Combat Motor

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Apr 15, 2007
Hello everyone, I`m new to the forum and to Norton ownership ( 1971 Commando). I have a question regarding the Combat engine. I read that if the lower engine block is black then you have a combat engine. True? Also, what is the difference , if any, in a combat motor verses a standard motor.
Thanks, Mike
You'll need to go off the engine and head numbers they will tell you if it was originally a Combat. As most Combats were de-tuned the only real way to tell is to strip it down.
A 1971 built or registered machine couldn't originally have been fitted with a Combat motor. If your motor has a number below 200000 then it is definitely pre '72.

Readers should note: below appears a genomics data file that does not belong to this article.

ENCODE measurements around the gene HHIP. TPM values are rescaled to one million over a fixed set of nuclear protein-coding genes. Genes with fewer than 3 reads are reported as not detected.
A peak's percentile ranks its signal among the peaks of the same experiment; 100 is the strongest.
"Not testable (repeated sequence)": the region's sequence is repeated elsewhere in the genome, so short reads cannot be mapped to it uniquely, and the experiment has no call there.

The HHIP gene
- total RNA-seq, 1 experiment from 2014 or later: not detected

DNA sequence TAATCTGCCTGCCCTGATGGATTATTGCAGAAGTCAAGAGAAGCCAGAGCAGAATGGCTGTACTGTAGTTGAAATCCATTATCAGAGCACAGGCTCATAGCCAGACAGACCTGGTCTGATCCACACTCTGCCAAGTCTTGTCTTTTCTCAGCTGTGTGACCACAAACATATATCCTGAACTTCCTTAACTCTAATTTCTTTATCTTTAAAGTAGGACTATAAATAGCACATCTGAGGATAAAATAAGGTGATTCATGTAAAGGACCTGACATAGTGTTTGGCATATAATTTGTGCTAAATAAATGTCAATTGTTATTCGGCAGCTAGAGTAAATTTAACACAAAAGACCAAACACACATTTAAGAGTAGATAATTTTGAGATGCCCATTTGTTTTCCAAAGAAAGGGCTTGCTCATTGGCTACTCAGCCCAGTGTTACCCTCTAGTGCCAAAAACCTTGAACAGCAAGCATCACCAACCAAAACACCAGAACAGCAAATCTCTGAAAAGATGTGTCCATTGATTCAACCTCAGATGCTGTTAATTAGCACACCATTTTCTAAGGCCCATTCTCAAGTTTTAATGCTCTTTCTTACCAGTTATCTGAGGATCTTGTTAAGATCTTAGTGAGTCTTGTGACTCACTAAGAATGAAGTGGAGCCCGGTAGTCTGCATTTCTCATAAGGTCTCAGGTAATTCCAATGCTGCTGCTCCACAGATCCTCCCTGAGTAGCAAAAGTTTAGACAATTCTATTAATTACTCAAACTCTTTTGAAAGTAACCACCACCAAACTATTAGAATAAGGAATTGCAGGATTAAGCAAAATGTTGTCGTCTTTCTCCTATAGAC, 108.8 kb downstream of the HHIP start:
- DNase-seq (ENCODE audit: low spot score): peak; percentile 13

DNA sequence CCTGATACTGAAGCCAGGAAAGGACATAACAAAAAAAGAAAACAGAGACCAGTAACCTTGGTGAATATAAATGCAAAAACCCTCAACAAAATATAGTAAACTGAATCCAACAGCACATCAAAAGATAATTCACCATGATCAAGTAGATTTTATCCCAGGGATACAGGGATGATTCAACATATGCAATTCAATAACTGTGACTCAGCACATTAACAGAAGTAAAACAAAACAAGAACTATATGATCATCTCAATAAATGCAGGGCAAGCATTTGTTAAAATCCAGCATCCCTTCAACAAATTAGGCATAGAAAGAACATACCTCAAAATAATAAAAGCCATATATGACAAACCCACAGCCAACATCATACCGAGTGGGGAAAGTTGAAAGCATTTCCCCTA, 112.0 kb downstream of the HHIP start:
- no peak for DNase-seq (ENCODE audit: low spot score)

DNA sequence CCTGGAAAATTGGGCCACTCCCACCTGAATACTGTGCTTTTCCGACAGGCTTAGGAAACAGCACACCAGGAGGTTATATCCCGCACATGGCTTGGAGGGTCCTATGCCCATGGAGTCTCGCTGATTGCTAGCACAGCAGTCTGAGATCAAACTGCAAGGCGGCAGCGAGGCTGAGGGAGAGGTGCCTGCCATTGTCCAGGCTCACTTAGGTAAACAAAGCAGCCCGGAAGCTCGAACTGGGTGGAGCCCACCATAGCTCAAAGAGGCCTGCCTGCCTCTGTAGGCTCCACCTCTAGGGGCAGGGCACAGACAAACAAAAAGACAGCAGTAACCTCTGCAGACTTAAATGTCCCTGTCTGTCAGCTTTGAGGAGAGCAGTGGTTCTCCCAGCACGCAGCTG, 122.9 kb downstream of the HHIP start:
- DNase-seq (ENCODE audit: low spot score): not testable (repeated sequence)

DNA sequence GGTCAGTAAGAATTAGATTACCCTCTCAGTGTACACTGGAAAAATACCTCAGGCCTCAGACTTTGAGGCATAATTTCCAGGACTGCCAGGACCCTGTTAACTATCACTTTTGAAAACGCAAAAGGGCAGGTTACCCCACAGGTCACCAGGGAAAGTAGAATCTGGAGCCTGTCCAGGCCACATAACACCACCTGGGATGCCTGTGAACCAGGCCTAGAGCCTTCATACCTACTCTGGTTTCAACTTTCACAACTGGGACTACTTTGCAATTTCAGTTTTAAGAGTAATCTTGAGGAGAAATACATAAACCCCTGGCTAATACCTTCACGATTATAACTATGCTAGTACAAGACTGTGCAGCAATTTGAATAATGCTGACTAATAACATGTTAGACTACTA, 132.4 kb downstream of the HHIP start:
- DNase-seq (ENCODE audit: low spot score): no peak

Engines prior to the Combat originally had silver painted barrells and then again afterwards but many have since been painted black which is the most likely explanation.
There were some 'Combat' specification engines built to special order before they generally became available as '72 production models I think, but these would be rather rare, and it would be a bit unsafe to assume that an engine was built to Combat spec. (if it is a '71 model?) just going by the colour of the barrels now after it's been around for 36 years.

The 'Combat' engines had a higher compression ratio, as the cylinder head was skimmed and the Combat camshaft was fitted. The carbs/inlet ports being 32mm. A Combat engine could have a letter 'C' and 'RH3' stamped on the top of the cylinder head.
The first production ('72) Combat engine supposedly started from engine number 200976.
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